While looking at the epilepsy literature of the last few decades, Africa has visibly been the most frequent by-default choice to undertake research activities.  Very recently, novel observations have been made that clearly indicate that for numerous reasons, Asia needs far more attention than it has been allocated to since long.  By taking an unconventional choice of Asia, our novel Cambodian activities have contributed to bridge this epilepsy literature gap in Asia. 
Focus on correct risk factors and benefit as a result
Factors other than infections have clearly far greater odds for epilepsy [Table 1], yet for some reasons, infections receive far more respect and reportage as epilepsy causes and risk factors. In Cambodia, factors related to pregnancy and birth (PREB) had highest odds for epilepsy that, in fact, re-validate the 1954 concept of "reproductive causality" of epilepsy.  Focusing on PREB factors is beneficial for epilepsy for many reasons:  (a) Integration of epilepsy into already existing antenatal care (ANC) programs is at least theoretically feasible; (b) if integrated, this would mean epilepsy would become a "global initiative" since almost all countries have ANC programs; (c) epilepsy would benefit from resources of the ANC programs; (d) integration of epilepsy into ANC programs would concurrently increase the political interest level for the benefit of epilepsy; (e) such an integration can possibly be cost-effective also. If this is done, then it is possible to prevent up to 40% of epilepsy cases, as we estimated in Cambodia.  [Table 2] shows how barriers to the coverage gap are same for epilepsy and ANC.
Don't be too quick to using a stigma label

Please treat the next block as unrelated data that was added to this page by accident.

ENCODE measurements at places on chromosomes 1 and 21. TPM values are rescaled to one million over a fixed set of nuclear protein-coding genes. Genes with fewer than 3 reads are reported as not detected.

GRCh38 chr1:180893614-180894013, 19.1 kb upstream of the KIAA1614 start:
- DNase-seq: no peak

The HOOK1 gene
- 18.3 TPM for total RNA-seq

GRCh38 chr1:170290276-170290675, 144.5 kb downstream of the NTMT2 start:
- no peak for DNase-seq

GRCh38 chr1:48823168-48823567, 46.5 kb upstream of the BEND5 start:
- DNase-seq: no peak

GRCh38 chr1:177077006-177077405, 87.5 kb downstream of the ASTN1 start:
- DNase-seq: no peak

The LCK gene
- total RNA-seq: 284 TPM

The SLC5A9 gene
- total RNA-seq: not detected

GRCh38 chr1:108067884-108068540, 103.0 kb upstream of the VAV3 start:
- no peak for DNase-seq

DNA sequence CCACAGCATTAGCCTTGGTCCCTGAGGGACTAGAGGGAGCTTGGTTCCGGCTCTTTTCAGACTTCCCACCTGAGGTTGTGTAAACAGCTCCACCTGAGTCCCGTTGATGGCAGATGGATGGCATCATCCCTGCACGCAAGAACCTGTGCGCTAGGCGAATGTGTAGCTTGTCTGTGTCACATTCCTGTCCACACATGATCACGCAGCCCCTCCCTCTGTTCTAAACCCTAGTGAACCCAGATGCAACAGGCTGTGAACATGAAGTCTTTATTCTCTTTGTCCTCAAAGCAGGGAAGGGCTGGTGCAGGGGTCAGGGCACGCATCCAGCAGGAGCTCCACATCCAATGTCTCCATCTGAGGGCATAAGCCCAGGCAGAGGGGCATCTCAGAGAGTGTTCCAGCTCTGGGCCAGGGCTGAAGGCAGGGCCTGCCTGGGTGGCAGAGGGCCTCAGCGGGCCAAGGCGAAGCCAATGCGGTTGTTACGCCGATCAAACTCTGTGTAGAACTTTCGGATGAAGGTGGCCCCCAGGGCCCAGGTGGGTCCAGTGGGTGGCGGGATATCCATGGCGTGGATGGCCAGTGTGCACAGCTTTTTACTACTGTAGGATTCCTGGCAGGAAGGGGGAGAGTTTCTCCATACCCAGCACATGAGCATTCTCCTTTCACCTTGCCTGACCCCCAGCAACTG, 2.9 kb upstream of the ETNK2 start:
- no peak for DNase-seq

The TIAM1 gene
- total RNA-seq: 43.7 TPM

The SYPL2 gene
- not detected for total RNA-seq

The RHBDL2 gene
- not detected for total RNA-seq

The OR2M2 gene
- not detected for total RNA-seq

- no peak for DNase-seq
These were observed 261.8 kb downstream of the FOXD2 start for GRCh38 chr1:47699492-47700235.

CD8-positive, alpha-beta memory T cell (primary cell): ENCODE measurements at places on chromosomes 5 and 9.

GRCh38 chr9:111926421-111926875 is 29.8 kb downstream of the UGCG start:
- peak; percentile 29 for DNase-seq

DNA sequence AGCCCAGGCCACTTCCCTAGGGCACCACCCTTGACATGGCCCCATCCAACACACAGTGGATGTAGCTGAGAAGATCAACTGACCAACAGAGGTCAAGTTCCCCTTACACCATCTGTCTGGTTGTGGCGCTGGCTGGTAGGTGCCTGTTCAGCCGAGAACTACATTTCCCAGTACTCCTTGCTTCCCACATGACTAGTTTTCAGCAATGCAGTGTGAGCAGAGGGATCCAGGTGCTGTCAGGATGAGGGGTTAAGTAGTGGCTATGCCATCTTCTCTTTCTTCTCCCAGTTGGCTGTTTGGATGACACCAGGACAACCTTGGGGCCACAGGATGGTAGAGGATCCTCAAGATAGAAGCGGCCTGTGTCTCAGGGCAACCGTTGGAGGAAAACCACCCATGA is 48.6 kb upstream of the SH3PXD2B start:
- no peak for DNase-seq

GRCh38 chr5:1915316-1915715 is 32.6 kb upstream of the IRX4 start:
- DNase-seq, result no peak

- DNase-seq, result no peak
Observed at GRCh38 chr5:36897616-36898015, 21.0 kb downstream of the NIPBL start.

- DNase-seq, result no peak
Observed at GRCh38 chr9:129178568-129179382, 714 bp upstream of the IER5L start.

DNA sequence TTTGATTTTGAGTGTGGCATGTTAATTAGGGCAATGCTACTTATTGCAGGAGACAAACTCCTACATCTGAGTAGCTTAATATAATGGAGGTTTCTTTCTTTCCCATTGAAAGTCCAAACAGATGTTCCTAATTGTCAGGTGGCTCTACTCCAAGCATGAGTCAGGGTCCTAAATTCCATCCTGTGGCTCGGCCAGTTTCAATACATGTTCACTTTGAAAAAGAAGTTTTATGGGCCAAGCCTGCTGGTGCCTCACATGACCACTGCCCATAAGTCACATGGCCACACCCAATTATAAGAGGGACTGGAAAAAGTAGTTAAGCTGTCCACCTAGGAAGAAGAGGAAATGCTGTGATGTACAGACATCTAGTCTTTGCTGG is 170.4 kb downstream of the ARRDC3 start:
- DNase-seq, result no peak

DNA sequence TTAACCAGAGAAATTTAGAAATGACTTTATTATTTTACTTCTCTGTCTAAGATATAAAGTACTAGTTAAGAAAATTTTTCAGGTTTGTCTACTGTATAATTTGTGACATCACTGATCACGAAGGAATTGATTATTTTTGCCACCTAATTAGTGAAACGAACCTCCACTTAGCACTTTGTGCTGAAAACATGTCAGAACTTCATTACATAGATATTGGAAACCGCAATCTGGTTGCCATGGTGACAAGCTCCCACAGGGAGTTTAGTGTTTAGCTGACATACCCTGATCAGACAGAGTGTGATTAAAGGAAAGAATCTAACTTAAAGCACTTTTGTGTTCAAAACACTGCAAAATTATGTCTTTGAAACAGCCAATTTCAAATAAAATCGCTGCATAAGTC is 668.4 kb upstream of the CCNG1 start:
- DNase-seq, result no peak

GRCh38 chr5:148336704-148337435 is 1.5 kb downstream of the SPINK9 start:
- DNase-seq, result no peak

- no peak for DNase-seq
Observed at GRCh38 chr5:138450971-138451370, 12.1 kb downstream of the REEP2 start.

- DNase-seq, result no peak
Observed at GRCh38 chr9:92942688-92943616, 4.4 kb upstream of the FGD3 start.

Are those countries that have been reported as being stigmatized really stigmatized? As an example, in two different treatment surveys conducted in Mali in 2002  and 2012,  the authors respectively stated "of these, 74% completed the 1 st year (therapeutic) follow-up" and "approximately 80% of the patients took the drug as prescribed." Now, the question arises if people are stigmatized then why are they completing their therapeutic follow-ups and taking drugs as prescribed? And more so accept these services from foreigners? Similar is the story in Zambia  where traditional healers have no issues with referring their patients to hospitals and in Ethiopia  where stigma was not even in the list of reasons for loss of therapeutic follow-ups. In Cambodia as well,  for 72% patients the foremost coping strategy was to look for treatment while isolating oneself was a coping strategy for only 1% patient; only 6% and 8% patients reportedly concealed or denied epilepsy; supernatural origin of epilepsy was reportedly 0%; social support was 90%; for 84% patients epilepsy was treatable by modern medicine; mean self-esteem was 7.5 (range: 0-8), etc., The treatment acceptance was 100%, and treatment compliance was never <80% and toward the end of 1-year the treatment compliance reached >95%. 
Now, the question arises why there are positive attitudes, beliefs, and practices in populations that are concluded to be stigmatized by the JSS?  According to us, there are two explanations. Our first rather hypothetical reason is that for some reason JSS tends to give the same conclusion (i.e. stigmatize populations) every time it is used, irrespective of the reality in that population.  Its effect is, in fact, compounded by what we give as our second possible reason. Secondly, calling one population as stigmatized is a too precious conclusion to rely solely on three small questions of JSS. While addressing psychosocial profile of epilepsy, it is important to not just take the stigma as the only parameter but to also "cross-check" this stigma through other parameters.  In Cambodia,  we not only looked at stigma but also did "cross-checking" of this stigma with other important parameters such as determining what their self-esteem is? Were they discriminated and in which domain? Whether there was any social support for patients? What were their coping strategies? Was there any fear related to epilepsy along with degree and origin of fear? Was there ever any denial of epilepsy? Was there ever concealment of epilepsy? This approach allowed us to obtain a complete picture of what is there in the people's mind, something that can't be achieved using JSS alone.
Let patients decide what affects their quality of life